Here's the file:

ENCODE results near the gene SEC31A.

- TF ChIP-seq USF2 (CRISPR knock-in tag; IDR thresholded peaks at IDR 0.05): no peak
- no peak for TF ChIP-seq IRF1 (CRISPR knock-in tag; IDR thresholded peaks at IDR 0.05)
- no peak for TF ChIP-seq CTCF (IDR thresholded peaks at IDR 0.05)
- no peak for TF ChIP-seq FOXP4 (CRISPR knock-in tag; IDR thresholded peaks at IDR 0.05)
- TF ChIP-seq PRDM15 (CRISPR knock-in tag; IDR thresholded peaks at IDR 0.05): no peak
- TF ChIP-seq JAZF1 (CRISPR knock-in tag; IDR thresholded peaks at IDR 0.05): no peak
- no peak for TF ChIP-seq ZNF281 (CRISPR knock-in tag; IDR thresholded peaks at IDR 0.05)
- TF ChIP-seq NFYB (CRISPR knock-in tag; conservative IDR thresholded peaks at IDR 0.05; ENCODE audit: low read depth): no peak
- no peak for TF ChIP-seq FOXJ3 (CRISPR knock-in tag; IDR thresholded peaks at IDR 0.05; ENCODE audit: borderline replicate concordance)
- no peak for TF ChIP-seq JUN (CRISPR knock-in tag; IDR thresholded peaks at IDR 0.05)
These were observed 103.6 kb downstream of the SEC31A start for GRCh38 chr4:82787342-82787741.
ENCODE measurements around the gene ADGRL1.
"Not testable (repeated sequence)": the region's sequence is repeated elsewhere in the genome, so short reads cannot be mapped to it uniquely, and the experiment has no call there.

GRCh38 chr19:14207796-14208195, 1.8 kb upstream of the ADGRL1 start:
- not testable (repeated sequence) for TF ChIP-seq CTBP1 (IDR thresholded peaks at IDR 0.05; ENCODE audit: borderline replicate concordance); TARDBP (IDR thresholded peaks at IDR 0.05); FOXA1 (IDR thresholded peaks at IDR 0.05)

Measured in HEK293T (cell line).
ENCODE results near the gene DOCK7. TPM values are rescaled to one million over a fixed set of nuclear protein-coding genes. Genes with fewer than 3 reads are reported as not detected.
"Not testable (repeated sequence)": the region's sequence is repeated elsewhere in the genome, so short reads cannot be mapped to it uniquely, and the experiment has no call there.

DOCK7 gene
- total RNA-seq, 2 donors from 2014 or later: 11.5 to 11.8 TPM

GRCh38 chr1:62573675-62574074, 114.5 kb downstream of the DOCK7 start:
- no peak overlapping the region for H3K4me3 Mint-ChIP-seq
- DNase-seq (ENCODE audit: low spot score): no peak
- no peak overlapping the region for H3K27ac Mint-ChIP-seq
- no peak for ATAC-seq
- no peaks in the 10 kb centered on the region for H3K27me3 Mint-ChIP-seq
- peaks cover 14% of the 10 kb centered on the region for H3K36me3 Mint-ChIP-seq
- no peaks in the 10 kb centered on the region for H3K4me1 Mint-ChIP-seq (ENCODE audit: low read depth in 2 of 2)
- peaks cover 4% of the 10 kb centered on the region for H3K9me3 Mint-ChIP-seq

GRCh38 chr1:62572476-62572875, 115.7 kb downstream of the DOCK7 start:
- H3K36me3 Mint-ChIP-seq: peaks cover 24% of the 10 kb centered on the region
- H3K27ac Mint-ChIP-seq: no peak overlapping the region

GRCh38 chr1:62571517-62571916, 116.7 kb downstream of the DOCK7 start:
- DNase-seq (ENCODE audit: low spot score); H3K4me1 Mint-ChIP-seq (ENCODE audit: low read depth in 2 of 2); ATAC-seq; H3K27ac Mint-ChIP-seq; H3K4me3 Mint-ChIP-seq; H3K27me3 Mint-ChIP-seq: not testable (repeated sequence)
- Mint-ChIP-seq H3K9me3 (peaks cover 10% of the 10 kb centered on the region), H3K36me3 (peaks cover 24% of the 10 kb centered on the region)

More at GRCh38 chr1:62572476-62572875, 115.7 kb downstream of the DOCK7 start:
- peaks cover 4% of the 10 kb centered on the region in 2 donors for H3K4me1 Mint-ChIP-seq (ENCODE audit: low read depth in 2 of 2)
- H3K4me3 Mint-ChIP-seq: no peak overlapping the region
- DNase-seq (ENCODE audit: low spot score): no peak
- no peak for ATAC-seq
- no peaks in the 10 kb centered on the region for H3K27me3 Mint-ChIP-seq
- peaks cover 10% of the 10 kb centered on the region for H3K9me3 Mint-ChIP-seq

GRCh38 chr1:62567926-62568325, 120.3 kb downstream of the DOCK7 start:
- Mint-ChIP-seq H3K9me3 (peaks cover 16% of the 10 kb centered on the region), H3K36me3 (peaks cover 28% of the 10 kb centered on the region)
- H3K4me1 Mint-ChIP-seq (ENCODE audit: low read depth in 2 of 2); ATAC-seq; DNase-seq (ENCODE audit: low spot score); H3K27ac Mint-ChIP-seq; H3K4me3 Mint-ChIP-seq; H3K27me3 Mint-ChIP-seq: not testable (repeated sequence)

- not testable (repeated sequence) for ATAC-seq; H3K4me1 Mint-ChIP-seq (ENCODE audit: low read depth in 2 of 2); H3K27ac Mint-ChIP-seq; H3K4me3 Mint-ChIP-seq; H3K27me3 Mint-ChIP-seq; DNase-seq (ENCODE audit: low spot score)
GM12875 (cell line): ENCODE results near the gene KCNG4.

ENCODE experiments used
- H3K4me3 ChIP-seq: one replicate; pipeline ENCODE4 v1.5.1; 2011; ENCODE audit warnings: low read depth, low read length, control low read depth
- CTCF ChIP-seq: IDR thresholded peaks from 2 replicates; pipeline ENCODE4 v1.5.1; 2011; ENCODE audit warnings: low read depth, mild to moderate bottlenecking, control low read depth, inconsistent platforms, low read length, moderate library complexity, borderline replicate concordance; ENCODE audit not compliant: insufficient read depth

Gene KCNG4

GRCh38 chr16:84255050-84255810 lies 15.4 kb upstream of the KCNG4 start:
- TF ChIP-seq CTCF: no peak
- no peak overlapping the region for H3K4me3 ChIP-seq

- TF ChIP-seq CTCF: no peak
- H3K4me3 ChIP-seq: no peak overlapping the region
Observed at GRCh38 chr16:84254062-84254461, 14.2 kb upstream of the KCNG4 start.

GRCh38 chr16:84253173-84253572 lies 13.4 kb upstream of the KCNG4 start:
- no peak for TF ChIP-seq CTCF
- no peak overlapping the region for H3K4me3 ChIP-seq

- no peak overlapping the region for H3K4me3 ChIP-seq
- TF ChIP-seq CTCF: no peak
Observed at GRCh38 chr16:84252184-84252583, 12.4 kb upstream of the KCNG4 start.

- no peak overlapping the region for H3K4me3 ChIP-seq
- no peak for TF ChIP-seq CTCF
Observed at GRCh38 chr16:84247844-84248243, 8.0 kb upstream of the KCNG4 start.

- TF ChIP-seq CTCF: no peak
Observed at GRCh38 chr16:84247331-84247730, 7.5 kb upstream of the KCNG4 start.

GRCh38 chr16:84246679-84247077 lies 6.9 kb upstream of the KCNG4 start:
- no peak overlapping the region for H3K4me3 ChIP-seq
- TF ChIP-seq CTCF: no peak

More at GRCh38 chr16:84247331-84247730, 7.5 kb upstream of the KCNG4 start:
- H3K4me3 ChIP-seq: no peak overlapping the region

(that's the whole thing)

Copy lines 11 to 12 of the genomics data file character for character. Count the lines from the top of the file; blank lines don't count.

- no peak for TF ChIP-seq JUN (CRISPR knock-in tag; IDR thresholded peaks at IDR 0.05)
These were observed 103.6 kb downstream of the SEC31A start for GRCh38 chr4:82787342-82787741.